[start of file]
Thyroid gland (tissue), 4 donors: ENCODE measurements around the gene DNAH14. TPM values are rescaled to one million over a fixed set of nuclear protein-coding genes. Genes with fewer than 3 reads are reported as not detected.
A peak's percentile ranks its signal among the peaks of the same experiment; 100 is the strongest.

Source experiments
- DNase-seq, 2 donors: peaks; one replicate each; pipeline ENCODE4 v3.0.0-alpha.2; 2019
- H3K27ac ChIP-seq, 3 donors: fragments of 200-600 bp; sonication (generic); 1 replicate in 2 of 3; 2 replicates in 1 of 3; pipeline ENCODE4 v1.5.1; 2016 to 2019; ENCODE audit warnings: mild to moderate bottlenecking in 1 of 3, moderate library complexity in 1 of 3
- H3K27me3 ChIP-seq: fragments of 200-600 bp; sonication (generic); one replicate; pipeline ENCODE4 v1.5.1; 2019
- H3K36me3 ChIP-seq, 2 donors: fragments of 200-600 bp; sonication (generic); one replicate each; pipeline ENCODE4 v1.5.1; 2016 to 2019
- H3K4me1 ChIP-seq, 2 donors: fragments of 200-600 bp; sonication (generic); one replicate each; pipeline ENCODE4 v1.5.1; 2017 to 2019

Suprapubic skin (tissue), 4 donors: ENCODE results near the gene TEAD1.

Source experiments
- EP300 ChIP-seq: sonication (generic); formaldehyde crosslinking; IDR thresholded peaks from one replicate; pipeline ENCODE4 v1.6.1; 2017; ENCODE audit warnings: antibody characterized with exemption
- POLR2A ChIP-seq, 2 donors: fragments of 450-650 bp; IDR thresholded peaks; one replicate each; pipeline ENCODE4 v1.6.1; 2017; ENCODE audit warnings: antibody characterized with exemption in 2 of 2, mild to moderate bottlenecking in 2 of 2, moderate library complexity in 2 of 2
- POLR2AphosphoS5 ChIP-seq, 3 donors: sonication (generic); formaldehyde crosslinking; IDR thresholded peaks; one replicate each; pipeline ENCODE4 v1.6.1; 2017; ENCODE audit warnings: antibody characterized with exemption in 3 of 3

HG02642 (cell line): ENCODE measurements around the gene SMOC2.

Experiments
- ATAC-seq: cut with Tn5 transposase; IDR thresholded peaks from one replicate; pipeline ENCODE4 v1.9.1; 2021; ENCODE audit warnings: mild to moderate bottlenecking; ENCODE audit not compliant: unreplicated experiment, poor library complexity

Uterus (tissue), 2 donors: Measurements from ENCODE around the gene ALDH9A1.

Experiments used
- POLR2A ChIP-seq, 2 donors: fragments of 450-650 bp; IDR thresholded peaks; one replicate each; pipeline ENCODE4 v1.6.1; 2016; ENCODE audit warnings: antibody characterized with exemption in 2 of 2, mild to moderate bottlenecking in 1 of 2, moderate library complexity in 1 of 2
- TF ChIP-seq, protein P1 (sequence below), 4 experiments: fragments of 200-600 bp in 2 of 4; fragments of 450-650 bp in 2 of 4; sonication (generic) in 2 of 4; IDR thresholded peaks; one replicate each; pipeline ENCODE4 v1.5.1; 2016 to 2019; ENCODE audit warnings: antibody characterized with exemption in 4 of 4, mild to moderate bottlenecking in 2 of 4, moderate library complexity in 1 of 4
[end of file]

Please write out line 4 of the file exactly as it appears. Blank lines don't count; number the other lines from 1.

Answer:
- DNase-seq, 2 donors: peaks; one replicate each; pipeline ENCODE4 v3.0.0-alpha.2; 2019